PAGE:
Churchill, Roosevelt and the "Special Relationship"
Mar 12, Short answer - Extremely positive. The two didn't have much of a relationship prior to The Second World War as the Prime Minister of the United Kingdom for. Aug 14, Winston Churchill and FDR aboard the HMS 'Prince of Wales,' Churchill's ship, when the Atlantic Charter was released. (Wikimedia Commons). Jan 13, After expressing concern about Churchill's safety in the U-boat-filled ocean—a concern the prime minister waved off—FDR assented.
Britain and its new prime minister, Winston Churchill, stood alone as the last bastion against the Nazis and their domination of Europe. World War II had begun on September 1, Despair and resignation about becoming yet another conquered nation began to spread among the people of Britain. Winston Churchill would have none of it. He raised the battle cry, giving one of the greatest speeches in history on June 4 in an effort to rally British spirits.
We shall go on to the end British ships were being sunk regularly on the Atlantic Ocean. ByFDR had been president for two terms. Historically, no other person who held that office had served for more than eight years. FDR was giving serious thought to running for an unprecedented third term mainly because of the events unfolding in Europe as well as in the Pacific, since the Japanese government had signed a pact with Germany and Italy.
The relationship between the United States and Japan had grown tense after the Japanese began military aggression against China in The Japanese government had their eye on dominating the Chinese mainland and the Pacific Islands. It was just a matter of time. He wanted to be the commander-in-chief of the country when that occurred. The steady diversion of German resources to the Eastern Front ensured that Britain could longer be threatened, unless Hitler make quick work of the Red Army—which did not happen.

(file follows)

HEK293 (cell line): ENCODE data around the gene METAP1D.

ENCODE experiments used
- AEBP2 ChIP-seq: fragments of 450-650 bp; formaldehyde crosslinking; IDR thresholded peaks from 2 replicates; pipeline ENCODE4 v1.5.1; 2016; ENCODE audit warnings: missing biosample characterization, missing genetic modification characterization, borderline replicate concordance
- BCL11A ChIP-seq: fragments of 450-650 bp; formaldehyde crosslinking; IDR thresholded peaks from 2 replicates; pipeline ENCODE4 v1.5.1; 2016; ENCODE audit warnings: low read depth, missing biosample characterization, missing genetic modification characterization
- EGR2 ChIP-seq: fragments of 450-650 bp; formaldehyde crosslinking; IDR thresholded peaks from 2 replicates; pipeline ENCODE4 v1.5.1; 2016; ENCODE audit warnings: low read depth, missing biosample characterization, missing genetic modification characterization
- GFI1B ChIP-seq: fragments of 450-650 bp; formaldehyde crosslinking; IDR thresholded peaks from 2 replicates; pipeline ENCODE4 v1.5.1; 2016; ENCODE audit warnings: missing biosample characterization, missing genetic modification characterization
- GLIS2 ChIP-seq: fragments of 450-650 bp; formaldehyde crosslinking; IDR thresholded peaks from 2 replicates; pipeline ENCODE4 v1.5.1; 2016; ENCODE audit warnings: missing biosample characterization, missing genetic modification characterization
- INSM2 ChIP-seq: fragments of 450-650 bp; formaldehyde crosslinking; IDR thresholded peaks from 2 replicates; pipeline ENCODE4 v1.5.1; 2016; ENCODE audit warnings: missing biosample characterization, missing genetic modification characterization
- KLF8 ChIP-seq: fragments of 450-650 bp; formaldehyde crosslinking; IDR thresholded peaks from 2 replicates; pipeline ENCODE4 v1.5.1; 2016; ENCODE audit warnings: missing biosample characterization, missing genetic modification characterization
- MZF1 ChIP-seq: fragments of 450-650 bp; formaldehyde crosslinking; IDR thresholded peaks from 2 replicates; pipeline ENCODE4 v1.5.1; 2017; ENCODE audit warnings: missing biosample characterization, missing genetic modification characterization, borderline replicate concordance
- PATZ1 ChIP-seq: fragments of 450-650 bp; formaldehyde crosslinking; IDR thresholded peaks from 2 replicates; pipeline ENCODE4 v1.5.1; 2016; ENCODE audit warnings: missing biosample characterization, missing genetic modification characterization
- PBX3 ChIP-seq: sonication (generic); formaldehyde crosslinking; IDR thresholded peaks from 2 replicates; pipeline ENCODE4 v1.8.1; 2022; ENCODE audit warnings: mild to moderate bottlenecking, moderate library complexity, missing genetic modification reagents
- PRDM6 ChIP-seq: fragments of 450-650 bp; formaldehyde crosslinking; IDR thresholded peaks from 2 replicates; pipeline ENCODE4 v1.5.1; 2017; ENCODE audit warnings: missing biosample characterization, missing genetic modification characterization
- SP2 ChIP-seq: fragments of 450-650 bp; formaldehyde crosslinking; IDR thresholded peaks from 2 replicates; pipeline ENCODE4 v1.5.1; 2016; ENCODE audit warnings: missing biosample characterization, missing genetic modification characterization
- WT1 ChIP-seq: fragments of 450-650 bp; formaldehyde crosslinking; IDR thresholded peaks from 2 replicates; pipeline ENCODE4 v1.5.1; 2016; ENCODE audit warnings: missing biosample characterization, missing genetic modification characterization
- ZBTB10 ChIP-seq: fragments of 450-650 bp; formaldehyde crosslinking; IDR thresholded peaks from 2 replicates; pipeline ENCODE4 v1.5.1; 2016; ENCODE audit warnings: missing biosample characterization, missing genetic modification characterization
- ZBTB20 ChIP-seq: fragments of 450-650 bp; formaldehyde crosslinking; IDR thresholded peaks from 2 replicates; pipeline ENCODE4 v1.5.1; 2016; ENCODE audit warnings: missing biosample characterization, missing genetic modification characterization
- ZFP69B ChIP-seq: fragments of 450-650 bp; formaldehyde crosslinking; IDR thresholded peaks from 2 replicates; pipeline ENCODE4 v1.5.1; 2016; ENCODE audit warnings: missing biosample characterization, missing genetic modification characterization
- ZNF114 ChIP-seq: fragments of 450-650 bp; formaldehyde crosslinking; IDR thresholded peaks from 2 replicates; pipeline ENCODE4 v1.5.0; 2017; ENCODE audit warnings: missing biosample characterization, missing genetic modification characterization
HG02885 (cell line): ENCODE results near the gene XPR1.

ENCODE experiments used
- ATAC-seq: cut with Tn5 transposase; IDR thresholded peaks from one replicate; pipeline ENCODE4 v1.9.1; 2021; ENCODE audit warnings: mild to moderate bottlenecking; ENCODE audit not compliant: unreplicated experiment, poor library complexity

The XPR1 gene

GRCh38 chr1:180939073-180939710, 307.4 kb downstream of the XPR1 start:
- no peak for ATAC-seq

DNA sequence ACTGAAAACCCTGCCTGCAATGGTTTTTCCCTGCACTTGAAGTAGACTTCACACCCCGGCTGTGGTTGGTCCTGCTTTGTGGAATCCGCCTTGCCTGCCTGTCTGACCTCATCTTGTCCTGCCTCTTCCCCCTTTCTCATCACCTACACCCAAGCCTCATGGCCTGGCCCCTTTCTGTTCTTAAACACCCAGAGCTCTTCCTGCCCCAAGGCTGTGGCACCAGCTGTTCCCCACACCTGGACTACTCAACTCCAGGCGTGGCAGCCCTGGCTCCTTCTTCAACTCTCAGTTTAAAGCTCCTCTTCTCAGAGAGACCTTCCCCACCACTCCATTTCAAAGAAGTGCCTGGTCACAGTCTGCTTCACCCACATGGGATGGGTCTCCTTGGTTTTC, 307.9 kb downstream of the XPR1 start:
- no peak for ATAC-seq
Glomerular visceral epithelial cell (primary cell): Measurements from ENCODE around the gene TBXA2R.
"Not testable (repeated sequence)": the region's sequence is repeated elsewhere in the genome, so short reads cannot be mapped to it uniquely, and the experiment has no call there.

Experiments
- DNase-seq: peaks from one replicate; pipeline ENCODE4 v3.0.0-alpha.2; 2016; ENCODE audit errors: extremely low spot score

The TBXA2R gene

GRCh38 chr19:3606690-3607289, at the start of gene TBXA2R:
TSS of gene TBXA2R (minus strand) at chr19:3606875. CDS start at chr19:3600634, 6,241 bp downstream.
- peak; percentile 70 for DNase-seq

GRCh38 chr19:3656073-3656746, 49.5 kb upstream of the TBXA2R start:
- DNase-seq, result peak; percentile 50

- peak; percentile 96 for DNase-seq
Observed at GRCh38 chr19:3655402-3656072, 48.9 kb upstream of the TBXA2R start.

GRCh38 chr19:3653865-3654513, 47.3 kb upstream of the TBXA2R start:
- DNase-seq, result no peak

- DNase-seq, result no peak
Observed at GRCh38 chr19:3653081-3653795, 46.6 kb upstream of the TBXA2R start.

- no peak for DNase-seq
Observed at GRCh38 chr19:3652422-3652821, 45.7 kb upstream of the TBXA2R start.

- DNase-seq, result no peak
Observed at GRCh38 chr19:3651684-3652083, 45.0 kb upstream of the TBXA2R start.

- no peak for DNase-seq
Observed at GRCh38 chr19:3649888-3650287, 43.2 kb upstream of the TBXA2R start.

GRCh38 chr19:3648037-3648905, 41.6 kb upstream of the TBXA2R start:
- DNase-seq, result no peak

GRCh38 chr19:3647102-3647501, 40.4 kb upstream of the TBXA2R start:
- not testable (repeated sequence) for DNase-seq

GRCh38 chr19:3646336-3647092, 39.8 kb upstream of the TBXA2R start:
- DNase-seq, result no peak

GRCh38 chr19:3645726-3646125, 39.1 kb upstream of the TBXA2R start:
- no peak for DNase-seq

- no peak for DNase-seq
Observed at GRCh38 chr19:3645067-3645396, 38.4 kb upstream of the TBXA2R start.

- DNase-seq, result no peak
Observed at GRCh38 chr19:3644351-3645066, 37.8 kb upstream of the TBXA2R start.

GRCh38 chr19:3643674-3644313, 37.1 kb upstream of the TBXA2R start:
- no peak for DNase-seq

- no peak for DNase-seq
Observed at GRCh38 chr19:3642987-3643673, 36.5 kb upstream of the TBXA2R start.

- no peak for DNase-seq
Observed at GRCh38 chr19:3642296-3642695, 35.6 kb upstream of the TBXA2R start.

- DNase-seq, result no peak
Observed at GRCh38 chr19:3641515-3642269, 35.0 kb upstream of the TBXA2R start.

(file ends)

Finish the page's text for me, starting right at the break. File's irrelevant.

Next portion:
The Churchill-Roosevelt relationship shifted in late andas the American contribution to the struggle grew—initially in the form of military supplies, then, with the invasion of northwest Africa, military forces.
That lacking, we should analyze his policies by results rather than some overriding ideology or theory. Yet there was a certain consistency.
Special Relationship - Wikipedia
To understand modern perceptions of Churchill, we need to remember that he had something to say about nearly everything. I know of no person more quoted—and misquoted.
Facile interpretations of his intentions, of his true goals, based upon a single impolitic statement, are silly. As he himself commented, he relied on his staff to act as filters for rash, spontaneous comments.
To understand Churchill, study his actions, not just his words. He feared and despised what he called Bolshevism. Were Churchill and Roosevelt friends? Leaders of nation-states do not have the luxury of making true friendships.
They obviously made an effort to promote a personal relationship. Cook-outs, so-called fishing trips, friendly and complimentary official messages and personal letters, all helped smooth over the inevitable tensions of alliance politics.
Usually those meetings included get-togethers, both before and after the formal conference, gatherings that both social and convivial, lubricated by dry and not-so-dry martinis.
They sent each other gifts and birthday and Christmas greetings, and exchanged personal messages, even family news. That camaraderie could not settle their differences, but it did grease the wheels of cooperation. Without doubt they came to admire each other. Roosevelt quickly got past stories that Churchill was a drunk; Churchill soon realized that sea stories offered a common interest. Both were optimists who assumed that winning the war would give them time to work out the awkward wartime and postwar compromises.